This plant-based protein ranges from roughly 6 to 10 grams per serving, depending on the method of processing and style, and is considered a complete protein, meaning it contains the full complement of essential amino acids. Tofu is naturally gluten-free, but if you are following a low FODMAP (“fermentable oligosaccharides, disaccharides, monosaccharides, and polyols”) eating plan, note that silken tofu is considered high FODMAP, while firm tofu is considered low FODMAP.

New research also links regular intake of soy foods, including tofu, to significantly improved insulin resistance and blood pressure, increased antioxidant activity, and lower levels of triglyceride and cholesterol. Soybeans and soy foods, including tofu, are the most concentrated sources of isoflavones currently known in the human diet. Isoflavones are bio-active chemicals called phytoestrogens — plant-based compounds that very weakly mimic the effects of estrogen in the body.

Based on current research, moderate consumption of whole, unprocessed soy foods — tofu, tempeh, edamame, miso, soy nuts, soy sauce — is considered safe* for menopausal and postmenopausal women (reduces symptoms), and individuals with cancer (may even help prevent breast and prostate cancers). Soy is also associated in some instances with increased fertility, and may protect against oxidative damage in women with polycystic ovary syndrome (PCOS). Additionally, recent studies suggests that moderate intake should have no significant effect on sperm count, sperm motility, or male reproductive hormone levels, including testosterone.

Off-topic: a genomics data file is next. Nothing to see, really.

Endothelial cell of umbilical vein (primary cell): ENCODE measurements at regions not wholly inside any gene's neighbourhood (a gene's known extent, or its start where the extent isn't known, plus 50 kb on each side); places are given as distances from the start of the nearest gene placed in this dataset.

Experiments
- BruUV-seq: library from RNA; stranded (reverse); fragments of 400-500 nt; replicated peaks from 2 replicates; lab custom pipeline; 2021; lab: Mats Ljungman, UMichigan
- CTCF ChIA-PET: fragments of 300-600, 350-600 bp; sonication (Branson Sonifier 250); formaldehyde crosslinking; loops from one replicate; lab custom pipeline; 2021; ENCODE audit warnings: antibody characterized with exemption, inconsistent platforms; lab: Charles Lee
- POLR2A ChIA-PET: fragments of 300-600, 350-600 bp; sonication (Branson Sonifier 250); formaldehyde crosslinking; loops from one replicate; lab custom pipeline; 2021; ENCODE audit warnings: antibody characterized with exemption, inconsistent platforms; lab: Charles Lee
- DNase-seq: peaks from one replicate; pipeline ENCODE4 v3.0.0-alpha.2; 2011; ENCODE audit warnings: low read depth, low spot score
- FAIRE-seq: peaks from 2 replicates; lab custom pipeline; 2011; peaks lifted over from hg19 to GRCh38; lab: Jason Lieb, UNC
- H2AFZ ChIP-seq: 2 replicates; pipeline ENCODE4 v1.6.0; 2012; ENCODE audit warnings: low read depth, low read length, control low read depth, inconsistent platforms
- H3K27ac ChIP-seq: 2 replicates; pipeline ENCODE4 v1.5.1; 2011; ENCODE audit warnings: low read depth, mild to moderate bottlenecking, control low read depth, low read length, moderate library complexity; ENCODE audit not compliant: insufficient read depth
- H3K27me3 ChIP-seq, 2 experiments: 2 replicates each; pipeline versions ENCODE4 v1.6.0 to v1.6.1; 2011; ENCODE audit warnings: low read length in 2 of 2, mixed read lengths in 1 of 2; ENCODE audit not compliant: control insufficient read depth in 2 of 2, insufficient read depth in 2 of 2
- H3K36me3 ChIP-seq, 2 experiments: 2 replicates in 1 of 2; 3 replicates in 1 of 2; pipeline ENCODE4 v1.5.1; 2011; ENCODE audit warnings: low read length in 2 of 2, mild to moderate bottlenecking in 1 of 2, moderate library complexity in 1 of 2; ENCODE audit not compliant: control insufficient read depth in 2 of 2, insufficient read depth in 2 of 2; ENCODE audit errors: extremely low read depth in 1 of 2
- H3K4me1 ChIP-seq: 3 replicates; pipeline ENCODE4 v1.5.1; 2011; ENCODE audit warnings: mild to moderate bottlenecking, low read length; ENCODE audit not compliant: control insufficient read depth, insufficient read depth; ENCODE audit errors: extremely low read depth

Two groups that should exercise some caution with tofu and other whole soy foods, are those with thyroid issues and history of breast cancer. Consuming smaller amounts on occasion should be fine, and the impressive anti-cancer and other health benefits of soy foods likely outweigh potential concerns. However, it is, and will always be, my professional advice to talk first with your physician about recommendations based on your personal medical history and treatment plan. And when conducting your own research, always check the sources!

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Som Tam: A Tiny Kitchen Adventure